• Evidence May Relate to Educator Plan Goals: Some evidence may be clearly related to professional practice and/or student learning goals.
  • Evidence Is a Sampling: For the most part, evidence should be a sampling of the work that educators perform and the resulting student work. Evidence is not meant to be inclusive of all that educators do. Evaluators may identify common artifacts, something that most educators are expected to provide, such as lesson plans or unit plans.
  • Evidence Should Demonstrate Profiency: In the educator’s professional judgment, once sufficient evidence has been identified and/or collected to demonstrate proficiency on one or more standard, there is no need to add more. It may be helpful to provide the evaluator with a brief rationale for the use of each piece of evidence.
  • Evidence Collection Methods: There is no requirement that educators collect evidence in binders. Unfortunately, some districts have contracted to use electronic evaluation systems that are driving the implementation. This is the tail wagging the dog. Districts should reconsider software systems that make unnecessary work for either the educator or the evaluator.

Collecting Evidence

Performance Ratings

The goal is for educator practice to be rated as proficient. Educator performance on standards, indicators and overall will use the four regulatory ratings.

EXEMPLARY: The educator’s performance consistently and significantly exceeds the requirements of a standard or overall.
The educator demonstrates an extensive knowledge and skills defined in the standard and indicators and should be considered a “master” in this area. The educator should be modeling his/her practice for others; teaching others in professional development; coaching other practitioners.

PROFICIENT: The educator’s performanceeducator’s performance fully and consistently meets the requirements of a standard or overall. The educator demonstrates a solid understanding of the knowledge, content and skills defined in the standard and indicators. The educator’s performance consistently fulfills the position responsibilities, resulting in quality work that impacts student learning or behavior in a positive manner. A proficient rating is a high performance criteria expected of all educators.

NEEDS IMPROVEMENT: The educator’s performance on a standard or indicators is below the requirements for proficiency, but is not considered to be unsatisfactory at this time. Improvement is necessary and expected. The educator inconsistently meets responsibilities, resulting in less than quality work performance and poor student learning or behavior.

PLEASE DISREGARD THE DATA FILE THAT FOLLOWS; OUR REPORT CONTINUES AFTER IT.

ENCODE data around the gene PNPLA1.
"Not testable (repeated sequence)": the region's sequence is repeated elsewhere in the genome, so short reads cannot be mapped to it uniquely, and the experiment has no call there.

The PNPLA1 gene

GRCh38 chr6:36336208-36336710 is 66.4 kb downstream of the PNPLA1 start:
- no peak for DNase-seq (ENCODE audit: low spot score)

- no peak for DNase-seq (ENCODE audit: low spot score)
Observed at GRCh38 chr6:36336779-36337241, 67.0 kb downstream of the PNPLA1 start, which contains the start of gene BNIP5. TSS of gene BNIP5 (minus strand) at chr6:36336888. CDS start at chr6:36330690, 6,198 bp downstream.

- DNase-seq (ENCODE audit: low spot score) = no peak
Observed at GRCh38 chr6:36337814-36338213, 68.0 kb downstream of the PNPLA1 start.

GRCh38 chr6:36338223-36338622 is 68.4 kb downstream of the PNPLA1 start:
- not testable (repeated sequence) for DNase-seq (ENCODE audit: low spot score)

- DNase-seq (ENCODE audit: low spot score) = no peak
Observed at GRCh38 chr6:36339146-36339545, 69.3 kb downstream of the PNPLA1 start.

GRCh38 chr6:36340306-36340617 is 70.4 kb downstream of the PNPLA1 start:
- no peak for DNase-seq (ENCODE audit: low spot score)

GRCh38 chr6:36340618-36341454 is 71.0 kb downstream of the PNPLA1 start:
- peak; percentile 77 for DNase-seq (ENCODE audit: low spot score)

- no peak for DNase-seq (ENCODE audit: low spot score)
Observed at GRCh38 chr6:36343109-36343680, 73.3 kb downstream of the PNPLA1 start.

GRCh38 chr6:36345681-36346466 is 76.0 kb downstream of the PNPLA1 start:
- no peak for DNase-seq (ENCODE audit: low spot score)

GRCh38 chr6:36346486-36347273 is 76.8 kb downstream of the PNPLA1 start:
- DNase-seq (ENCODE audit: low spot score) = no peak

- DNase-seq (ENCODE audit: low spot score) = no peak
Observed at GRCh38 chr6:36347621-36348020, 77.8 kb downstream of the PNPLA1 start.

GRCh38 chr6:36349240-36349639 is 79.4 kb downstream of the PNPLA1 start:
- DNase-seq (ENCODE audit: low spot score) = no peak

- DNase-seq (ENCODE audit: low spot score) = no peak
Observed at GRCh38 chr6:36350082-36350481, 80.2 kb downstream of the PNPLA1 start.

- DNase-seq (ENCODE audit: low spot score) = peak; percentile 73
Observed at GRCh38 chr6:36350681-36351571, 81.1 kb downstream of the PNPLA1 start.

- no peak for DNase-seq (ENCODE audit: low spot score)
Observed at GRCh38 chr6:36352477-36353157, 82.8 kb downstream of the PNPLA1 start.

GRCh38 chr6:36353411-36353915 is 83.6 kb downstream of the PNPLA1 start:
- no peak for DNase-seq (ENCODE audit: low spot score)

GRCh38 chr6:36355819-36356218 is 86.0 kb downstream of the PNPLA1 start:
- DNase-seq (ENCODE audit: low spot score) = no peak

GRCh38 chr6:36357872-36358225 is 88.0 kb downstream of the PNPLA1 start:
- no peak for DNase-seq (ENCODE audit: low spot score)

UNSATISFACTORY: The educator’s performance has not significantly improved following a rating of needs improvement, or the educator’s performance is consistently below the requirements for proficiency, is considered inadequate, or both. The educator does not adequately fulfill responsibilities, resulting in inferior work performance and negatively impacting student learning or behavior.

Formative Assessment

Step Four: Formative Assessment or Formative Evaluation

The supervisor periodically provides feedback to the educator about his/her performance in either a Formative Assessment or a Formative Evaluation.

Formative Assessments
  • Required for all educators and generally occur midway through the evaluation cycle.
  • Provide feedback to improve or enhance practice and/or outcomes. The goal is not to rate practice. If the evaluator believes that the educator’s practice has significantly changed, we recommend a formative evaluation that focuses on areas of deficiency with the goal of returning the educator to proficient practice.
Formative Evaluations
  • Required only for educators on a two-year Self-Directed Educator Plan.
  • If an educator receives a formative evaluation that differs from the summative rating the educator had received at the beginning of the evaluation cycle, the evaluator may place the educator on a different educator plan appropriate to the new rating.

Formative Assessment

Summative Evaluation

Step Five: Summative Evaluation

The five-step evaluation cycle results in a summative evaluation of the educator’s practice. The evaluator compiles evidence from multiple sources including observations and examination of work products as well as other relevant evidence for each of the four standards of professional practice as well as the Professional Practice and Student Learning Goals The educator should also provide evidence related to standards and goals. At the end of the cycle, the evaluator conducts a Summative Evaluation.

The Overall Performance Rating for all educators and administrators is informed by these six ratings:

  • One for each of the four Standards of Professional Practice (Exemplary, Proficient, Needs Improvement or Unsatisfactory)
  • One for the Professional Practice Goal (exceeded goal, met goal, sufficient progress, insufficient progress, no progress)
  • One for the Student Learning Goal (exceeded goal, met goal, sufficient progress, insufficient progress, no progress)

Summative Evaluation